Yeah, I’ve used WordPerfect, but more importantly the Open Office Suite. It’s a huge hit in that Office Suite market. Even though I’ve used MOSuite stuff (mostly Excel and a bit of WORD) and still do I absolutely would not put out any more money on it knowing what the OOSuite is capable of. I’ve even had the odd occasion to work with Publisher files people bring me. Not a big favourite of mine. I’ve also used PageMaker a bit. Again, I wasn’t thrilled to use it. Never used Ventura, and probably at this stage, unless someone contracted me to do a major DTP job on their book or whatever for print, wouldn’t need it except as a curiosity for ease of use and compatibility with existing Corel software. For instance I’ve never been enamoured with the image handling capabilities in WORD for small DTP jobs I’ve done… never really used their Publisher program to any great extent. And PageMaker was a bit of a hassle to work with as well when I was doing a Newsletter with it a few years ago. So anyway, I use CorelDRAW daily in my SMALL BUSINESS SERVICES work for everything I’ve found I can use it for from form filling to signage to old CD version conversion to web work to whatever you can imagine it could be used for. It’s become virtually an indispensable part of my everyday computer life just as much as spreadsheet use has along with some other specialized programs.

    Reply
  3. Victor

    Having used Draw for ten or more years, (along with Pagemaker, Photoshop and god forgive me, even that evil Quark XPress), I was always amazed at the negative reputation Corel had with other designers. Even recent graphic arts grads had negative views. One reason was that all, or almost all, graphic arts programs prejudiced their students by a./ using Apple products exclusively and b./ inculcating the idea that CorelDraw was a toy program.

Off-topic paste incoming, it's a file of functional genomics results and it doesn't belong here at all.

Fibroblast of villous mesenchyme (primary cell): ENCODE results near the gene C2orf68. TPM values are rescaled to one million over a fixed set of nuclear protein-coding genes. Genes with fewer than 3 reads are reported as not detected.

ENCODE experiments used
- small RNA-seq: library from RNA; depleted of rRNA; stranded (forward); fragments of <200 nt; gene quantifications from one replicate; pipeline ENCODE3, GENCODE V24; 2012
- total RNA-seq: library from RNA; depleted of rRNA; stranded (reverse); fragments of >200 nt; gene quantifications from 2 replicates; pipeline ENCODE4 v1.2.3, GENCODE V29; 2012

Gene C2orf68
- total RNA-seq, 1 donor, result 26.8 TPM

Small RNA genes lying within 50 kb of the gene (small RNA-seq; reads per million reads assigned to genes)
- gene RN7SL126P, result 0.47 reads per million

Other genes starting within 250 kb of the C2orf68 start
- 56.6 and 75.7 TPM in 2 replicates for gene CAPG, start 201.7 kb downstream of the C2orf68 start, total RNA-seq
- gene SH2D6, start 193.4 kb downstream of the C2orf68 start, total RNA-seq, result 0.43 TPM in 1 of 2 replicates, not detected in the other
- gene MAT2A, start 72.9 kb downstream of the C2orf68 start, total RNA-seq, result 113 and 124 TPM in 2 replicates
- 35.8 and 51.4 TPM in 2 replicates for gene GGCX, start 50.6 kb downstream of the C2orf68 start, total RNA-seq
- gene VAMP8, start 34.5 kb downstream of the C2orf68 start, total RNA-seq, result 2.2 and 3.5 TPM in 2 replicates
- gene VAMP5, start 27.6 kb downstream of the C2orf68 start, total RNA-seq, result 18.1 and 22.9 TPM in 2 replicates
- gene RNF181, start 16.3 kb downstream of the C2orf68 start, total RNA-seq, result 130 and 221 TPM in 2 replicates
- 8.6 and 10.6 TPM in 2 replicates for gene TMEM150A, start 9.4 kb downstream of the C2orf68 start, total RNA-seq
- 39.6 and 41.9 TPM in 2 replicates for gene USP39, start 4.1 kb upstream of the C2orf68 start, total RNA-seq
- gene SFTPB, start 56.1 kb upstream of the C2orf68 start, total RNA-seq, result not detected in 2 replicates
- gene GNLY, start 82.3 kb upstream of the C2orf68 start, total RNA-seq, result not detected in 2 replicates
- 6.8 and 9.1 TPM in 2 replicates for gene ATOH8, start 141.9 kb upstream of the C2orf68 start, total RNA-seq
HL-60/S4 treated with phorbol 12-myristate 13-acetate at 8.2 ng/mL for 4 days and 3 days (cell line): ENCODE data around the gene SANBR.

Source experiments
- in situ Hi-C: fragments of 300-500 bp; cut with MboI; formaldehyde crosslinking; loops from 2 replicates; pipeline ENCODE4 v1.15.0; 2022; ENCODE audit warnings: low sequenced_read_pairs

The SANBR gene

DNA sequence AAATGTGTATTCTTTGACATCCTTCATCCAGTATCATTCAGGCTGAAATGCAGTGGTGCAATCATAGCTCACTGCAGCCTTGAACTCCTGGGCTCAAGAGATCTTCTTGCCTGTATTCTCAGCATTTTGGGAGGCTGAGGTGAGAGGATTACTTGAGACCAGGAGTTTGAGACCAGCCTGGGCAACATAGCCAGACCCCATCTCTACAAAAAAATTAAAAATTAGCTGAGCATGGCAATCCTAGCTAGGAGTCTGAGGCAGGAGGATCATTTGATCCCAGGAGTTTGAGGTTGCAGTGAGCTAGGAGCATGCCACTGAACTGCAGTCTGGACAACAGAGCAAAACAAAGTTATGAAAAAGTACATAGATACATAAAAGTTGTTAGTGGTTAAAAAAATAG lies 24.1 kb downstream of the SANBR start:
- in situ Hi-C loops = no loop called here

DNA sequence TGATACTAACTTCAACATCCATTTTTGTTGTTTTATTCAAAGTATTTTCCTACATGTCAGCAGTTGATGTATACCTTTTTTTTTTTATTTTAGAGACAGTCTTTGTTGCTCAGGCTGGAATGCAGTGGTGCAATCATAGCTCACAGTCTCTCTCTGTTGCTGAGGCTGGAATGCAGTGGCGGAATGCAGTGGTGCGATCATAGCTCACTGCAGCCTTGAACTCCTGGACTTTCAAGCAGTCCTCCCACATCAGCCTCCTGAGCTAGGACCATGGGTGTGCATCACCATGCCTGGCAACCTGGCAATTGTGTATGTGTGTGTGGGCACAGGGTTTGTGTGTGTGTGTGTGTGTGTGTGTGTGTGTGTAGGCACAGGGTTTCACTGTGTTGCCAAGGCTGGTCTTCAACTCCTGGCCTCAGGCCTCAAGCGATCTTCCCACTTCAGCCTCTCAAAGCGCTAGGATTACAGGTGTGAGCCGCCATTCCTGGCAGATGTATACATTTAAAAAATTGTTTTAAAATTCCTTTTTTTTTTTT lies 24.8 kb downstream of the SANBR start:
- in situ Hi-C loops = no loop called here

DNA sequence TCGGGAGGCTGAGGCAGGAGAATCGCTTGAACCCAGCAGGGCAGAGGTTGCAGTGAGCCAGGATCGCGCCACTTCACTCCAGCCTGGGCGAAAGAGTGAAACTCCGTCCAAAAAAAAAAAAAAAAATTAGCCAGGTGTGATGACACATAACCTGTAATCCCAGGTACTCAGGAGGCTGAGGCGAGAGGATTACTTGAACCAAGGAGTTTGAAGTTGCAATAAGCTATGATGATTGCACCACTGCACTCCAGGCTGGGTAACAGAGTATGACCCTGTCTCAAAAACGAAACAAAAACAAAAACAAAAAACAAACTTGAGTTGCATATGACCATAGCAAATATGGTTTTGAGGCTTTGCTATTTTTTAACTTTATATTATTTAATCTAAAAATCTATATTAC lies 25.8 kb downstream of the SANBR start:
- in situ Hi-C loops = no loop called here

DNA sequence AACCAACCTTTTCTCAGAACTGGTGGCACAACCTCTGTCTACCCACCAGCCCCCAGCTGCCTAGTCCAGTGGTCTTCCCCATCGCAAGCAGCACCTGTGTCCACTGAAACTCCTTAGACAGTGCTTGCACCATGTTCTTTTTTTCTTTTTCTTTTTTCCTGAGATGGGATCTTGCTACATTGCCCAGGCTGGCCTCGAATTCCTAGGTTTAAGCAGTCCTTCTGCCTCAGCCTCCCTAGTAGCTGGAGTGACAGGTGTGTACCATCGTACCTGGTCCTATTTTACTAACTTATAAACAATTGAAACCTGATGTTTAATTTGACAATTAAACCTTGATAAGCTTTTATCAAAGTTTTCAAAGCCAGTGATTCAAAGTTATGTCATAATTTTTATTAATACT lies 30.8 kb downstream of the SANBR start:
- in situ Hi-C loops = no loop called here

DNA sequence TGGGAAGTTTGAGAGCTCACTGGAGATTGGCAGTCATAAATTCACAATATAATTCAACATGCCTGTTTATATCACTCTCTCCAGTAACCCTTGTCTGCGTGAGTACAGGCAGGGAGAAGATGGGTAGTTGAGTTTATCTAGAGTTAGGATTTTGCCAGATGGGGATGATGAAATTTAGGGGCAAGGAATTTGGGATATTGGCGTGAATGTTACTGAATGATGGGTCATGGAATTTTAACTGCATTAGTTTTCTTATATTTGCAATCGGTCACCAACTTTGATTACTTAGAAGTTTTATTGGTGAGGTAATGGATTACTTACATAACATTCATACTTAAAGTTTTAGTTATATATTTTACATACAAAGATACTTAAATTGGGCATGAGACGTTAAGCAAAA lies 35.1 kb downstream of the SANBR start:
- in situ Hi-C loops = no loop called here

I believe Corel could and should have done a better job with people most likely to use their products, most particularly at the student/instructor level.

    Reply
  4. Jeff Harrison

    I think many designers consider CorelDRAW a guilty pleasure.

    Corel – and often their users also – have a self esteem problem. We’re victims of a very successful marketing strategies from the competition.

    There is a basic truth that keeps us hanging on. CorelDRAW is a fantastic product, regardless of price. When price IS brought into the equation, the value is undeniable.

    So how can Draw users turn the tables? In 1998, no one was shy to say they liked CorelDRAW. Now we are mocked and demonized, becuase of fashion, not because of the capabilities of our preferred product.

    IMO, it’s easier to deal with this through a reverse campaign than to compete based on features/benefits of the software itself (esp for the price). Draw has already won that war.

    2 ways to go:

    One way is to ensure people understand that it is a viable alternative in 2009.

    I’m brazen and would go for the gold, since life is short. That means being ultra aggressive and declaring war.

    After my campaign Adobe users would be shaken and hopefully feel like Adobe has offered them poor software, at enormous cost, for a very long time. And, for their users? It’s time for a change.

    If Adobe is outraged, the forums are buzzing about this campaign, the campaign invokes great emotion and yet backs up the claims with facts? Now we are selling, not just existing.

    Reply

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Foster D. Coburn III

Foster D. Coburn III is author of 13 best-selling books on CorelDRAW and has been a contributor to numerous technology and graphics-related magazines. Foster has taken many projects, including this Web site, from the early design stage through to a finished piece. He has been a featured speaker at many graphics conferences. His first Web site was built in 1995 and he has been working exclusively in WordPress since 2013.